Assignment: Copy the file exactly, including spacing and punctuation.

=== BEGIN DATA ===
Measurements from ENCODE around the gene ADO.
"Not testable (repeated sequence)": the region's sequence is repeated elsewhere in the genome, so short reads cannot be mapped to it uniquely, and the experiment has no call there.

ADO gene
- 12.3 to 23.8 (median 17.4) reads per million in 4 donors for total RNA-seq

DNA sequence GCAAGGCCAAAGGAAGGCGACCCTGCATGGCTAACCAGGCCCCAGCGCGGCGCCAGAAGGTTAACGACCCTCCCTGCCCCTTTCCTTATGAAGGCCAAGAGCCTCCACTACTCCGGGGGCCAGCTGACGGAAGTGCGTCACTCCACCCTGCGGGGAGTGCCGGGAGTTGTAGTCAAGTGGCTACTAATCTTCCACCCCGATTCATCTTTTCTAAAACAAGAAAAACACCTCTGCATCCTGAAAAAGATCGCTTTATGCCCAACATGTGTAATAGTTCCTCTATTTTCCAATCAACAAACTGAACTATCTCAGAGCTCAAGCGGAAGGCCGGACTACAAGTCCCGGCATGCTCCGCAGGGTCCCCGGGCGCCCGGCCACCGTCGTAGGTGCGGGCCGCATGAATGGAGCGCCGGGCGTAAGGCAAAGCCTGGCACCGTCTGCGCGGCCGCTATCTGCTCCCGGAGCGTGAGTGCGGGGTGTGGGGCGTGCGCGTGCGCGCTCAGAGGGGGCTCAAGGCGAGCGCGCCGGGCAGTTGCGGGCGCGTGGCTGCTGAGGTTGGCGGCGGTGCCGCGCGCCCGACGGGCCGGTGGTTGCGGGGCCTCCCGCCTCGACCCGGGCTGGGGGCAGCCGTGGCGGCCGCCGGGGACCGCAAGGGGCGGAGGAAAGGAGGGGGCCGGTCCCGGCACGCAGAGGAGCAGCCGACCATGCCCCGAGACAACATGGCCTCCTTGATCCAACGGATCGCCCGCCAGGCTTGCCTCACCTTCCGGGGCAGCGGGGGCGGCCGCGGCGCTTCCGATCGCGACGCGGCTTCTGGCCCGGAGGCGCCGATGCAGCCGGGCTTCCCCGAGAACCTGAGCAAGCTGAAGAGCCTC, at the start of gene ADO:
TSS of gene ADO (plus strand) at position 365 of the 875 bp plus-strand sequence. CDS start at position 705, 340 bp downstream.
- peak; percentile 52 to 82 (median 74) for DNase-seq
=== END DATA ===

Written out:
Measurements from ENCODE around the gene ADO.
"Not testable (repeated sequence)": the region's sequence is repeated elsewhere in the genome, so short reads cannot be mapped to it uniquely, and the experiment has no call there.

ADO gene
- 12.3 to 23.8 (median 17.4) reads per million in 4 donors for total RNA-seq

DNA sequence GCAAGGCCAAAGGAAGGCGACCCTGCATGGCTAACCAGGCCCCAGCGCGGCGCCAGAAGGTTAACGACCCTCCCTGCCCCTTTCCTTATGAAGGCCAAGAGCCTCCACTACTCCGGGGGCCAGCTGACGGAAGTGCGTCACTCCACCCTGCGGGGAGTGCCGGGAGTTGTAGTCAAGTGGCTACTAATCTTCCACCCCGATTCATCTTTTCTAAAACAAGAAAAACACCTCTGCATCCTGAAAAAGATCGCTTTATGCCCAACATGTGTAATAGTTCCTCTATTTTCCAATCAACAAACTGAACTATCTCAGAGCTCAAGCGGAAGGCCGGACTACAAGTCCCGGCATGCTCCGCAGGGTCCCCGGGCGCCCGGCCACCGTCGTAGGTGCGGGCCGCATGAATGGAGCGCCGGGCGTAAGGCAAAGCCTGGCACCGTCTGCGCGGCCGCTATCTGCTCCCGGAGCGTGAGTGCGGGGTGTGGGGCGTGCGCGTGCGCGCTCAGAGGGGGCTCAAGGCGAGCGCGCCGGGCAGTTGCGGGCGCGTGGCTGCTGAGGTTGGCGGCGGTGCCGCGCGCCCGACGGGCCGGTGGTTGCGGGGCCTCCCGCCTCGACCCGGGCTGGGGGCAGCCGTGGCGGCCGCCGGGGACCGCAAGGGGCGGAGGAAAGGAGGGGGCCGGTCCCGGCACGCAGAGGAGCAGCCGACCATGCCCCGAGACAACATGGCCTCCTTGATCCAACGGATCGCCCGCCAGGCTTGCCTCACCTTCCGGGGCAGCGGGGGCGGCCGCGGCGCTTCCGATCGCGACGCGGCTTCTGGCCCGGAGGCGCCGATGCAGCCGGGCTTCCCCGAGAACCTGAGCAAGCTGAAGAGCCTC, at the start of gene ADO:
TSS of gene ADO (plus strand) at position 365 of the 875 bp plus-strand sequence. CDS start at position 705, 340 bp downstream.
- peak; percentile 52 to 82 (median 74) for DNase-seq